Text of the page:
A few months ago I posted a note to one of the message boards about some mid-corner understeer that I'm experiencing in Turn 4. Essentially a long sweeper where I just can't stay on-throttle all the way through it, I need to breathe just a tad around mid-corner to bring the front in line; otherwise I'll push out (just like my oops video from earlier). I got an answer back that excessive toe out can cause this behaviour which got me thinking...

So I went home and ran a very rough experiment, with the car parked in my garage facing straight ahead I ran a plumb bob down the outer groove of my tire both front and back and put a dot on the floor and repeated it for both tires. Then I backed the car out of the garage and measured the distance between the two front dots and the two rear dots.

With the car setup for "street" driving (meaning the top-camber plate is reset to the zero mark) I measured 1/32" of toe in. Very much within specifications for WRX cars. I repeated the measurements for when the camber plate is pushed all the way in towards negative camber and found it to be 15/32" of toe out; which is a massive amount of toe out! I was really surprised by this finding; I expected a bit of toe out -- maybe 5/32 or so, but nearly half an inch was way beyond my expectations.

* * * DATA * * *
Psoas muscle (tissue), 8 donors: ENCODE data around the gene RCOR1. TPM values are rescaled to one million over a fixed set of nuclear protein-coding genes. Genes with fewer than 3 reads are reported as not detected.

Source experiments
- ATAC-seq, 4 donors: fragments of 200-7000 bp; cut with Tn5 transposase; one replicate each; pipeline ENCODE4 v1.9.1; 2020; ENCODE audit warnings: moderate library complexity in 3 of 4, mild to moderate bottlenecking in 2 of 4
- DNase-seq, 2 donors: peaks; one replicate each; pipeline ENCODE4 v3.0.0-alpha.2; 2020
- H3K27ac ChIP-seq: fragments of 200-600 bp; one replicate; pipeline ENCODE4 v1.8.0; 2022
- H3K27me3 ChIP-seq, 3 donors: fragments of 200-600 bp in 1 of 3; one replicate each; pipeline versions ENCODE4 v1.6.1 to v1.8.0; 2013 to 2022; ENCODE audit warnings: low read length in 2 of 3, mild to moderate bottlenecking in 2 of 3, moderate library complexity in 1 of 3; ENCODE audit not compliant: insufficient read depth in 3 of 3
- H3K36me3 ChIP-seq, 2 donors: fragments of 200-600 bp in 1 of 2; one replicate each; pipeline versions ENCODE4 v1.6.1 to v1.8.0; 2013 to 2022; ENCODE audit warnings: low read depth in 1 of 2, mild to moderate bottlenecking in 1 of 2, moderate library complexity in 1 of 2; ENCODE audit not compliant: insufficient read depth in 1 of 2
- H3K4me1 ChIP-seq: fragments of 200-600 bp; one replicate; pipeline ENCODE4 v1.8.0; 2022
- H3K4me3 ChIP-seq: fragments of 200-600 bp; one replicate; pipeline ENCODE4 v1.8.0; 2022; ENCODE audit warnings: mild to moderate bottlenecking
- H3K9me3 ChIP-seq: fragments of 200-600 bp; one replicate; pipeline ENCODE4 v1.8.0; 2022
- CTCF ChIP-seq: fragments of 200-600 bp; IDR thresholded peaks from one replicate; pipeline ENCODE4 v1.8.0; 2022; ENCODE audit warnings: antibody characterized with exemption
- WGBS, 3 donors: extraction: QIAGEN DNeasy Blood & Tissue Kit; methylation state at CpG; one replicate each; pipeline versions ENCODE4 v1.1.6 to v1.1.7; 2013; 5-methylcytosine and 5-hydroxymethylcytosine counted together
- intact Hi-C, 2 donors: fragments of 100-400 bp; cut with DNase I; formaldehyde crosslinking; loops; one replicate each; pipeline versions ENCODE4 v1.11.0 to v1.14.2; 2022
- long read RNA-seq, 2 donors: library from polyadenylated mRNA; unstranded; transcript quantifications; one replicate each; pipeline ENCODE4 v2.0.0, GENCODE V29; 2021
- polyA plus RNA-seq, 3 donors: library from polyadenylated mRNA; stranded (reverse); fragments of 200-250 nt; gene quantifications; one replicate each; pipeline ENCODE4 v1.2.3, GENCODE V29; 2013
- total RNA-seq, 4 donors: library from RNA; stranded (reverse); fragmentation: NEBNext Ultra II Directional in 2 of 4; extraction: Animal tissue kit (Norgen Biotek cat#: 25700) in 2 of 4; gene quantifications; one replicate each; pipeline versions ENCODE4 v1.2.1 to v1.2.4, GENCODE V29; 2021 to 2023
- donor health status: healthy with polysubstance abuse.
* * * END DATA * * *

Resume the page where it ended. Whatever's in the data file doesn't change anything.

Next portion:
So as a consequence, I've invested in some toe plates from HRPworld which just came in this week. They're essentially two flat metal panels that you lean up against the tire with slots to put a tape measure in. With this you can measure the toe much easier than putting marks on the garage floor. I'll take the toe plates with me to the next track day and I'll see what changes it brings when I zero out the toe while I'm running the negative camber.